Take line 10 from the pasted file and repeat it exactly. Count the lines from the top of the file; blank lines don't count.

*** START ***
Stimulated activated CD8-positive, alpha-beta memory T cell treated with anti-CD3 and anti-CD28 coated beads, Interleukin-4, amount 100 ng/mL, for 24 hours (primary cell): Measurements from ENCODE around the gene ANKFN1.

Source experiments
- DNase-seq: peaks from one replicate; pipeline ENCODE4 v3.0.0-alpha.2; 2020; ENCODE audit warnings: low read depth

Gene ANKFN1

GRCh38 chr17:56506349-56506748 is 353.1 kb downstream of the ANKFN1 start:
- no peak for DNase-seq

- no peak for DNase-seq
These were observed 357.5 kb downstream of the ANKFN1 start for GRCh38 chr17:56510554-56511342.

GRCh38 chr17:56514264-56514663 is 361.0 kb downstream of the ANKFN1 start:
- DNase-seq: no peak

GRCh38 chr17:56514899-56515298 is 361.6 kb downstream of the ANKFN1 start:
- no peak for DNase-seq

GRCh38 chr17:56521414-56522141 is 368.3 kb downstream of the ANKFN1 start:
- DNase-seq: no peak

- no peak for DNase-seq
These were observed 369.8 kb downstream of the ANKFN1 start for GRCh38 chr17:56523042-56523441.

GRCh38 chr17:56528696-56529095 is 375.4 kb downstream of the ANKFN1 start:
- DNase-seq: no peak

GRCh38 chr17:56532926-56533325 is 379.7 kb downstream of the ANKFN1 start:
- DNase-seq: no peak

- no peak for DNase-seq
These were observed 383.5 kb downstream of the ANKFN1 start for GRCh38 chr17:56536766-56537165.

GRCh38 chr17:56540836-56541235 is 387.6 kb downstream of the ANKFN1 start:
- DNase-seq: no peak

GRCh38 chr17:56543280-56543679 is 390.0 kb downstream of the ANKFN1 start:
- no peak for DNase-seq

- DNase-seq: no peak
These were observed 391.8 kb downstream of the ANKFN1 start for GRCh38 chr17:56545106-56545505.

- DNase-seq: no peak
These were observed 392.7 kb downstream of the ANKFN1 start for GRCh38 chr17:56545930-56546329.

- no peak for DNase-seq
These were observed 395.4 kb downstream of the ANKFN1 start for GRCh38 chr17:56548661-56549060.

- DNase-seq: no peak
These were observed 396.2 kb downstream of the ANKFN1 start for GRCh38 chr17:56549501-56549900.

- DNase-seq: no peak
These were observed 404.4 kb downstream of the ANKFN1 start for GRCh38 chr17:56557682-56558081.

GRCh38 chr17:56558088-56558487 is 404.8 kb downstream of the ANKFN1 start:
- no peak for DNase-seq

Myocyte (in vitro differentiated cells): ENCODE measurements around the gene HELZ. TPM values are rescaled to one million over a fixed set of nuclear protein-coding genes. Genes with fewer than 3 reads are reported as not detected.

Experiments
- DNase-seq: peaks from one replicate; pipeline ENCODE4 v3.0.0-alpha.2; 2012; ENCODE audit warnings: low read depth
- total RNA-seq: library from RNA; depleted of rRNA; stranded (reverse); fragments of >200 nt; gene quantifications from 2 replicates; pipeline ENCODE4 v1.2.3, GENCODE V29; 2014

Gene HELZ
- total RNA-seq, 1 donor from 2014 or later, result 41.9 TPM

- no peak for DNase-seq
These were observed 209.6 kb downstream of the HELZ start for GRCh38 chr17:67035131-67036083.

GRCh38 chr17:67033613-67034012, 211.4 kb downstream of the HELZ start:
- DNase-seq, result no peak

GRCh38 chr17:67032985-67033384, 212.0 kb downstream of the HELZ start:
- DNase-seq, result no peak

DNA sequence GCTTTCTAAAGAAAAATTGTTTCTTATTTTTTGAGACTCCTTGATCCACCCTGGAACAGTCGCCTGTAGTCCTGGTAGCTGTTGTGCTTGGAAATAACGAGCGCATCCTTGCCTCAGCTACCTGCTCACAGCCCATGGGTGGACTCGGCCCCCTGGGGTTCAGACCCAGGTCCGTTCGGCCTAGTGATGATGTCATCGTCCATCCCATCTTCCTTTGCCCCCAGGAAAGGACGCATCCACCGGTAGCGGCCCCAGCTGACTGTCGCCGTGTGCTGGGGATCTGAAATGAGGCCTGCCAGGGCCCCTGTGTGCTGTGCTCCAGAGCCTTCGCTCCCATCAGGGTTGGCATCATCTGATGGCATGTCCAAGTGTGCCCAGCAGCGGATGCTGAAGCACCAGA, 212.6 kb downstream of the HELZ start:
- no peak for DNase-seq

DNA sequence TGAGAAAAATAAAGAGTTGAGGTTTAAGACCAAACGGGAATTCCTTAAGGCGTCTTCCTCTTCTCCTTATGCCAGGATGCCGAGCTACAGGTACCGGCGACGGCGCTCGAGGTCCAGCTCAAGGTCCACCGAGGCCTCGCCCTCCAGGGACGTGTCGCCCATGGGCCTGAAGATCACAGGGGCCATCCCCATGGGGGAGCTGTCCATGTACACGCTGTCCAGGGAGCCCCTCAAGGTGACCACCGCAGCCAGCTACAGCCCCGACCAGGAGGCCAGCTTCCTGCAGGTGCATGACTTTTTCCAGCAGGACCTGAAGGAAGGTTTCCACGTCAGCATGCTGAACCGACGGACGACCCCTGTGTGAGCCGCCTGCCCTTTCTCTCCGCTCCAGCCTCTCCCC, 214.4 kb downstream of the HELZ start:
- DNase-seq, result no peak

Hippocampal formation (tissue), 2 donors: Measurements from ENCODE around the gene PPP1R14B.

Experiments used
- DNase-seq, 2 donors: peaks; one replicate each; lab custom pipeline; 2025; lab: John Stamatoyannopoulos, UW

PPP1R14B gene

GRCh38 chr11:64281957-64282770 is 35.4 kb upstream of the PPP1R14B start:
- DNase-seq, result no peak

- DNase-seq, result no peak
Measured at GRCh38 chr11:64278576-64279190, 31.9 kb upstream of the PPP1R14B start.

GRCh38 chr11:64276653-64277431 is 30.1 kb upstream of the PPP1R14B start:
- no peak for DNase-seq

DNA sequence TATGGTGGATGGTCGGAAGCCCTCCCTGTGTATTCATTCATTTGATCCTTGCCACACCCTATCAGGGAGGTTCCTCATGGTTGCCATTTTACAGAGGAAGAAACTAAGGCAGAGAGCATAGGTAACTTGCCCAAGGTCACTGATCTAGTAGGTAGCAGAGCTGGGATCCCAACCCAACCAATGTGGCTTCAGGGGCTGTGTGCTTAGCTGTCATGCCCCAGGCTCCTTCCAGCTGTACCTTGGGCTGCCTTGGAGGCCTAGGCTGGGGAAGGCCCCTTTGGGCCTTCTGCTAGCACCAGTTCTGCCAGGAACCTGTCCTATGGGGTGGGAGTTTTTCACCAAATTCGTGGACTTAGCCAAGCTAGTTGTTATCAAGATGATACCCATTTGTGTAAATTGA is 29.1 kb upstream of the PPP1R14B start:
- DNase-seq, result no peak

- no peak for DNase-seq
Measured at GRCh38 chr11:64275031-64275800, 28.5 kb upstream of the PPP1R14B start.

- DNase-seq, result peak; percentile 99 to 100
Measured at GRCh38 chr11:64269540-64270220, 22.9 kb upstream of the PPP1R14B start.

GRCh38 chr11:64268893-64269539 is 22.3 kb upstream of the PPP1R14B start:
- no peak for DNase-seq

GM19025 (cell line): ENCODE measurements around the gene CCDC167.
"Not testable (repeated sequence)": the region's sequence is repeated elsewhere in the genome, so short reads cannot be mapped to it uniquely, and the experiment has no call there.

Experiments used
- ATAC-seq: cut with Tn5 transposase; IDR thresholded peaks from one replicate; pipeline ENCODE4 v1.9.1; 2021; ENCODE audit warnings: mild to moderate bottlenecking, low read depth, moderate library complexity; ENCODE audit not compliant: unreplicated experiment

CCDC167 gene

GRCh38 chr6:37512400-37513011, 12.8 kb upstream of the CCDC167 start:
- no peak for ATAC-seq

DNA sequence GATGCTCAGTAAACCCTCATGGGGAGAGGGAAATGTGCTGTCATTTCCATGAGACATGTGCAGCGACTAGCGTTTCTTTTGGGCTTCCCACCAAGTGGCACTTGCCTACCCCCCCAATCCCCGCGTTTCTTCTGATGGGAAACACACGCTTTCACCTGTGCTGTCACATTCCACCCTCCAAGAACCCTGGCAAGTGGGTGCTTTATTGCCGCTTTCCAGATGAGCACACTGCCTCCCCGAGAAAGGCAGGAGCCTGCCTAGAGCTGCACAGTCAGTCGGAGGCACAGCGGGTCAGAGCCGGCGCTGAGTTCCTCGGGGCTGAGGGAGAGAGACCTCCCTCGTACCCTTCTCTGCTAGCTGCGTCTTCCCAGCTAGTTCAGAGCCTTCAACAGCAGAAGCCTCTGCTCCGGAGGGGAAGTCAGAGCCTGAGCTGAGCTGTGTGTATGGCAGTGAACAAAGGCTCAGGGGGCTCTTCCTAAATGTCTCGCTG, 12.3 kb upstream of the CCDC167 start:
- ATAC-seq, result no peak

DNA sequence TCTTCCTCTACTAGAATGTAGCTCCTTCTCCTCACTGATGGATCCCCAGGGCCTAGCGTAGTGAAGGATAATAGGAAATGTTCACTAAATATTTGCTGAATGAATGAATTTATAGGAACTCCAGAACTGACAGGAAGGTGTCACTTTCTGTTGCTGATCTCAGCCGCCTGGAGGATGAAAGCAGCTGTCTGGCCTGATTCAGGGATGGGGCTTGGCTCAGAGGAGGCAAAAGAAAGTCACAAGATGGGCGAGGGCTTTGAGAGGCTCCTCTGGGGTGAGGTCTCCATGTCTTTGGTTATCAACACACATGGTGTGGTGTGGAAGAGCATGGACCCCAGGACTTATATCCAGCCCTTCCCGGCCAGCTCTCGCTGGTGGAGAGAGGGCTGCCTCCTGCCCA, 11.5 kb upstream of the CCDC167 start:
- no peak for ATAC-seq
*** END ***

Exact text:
- DNase-seq: no peak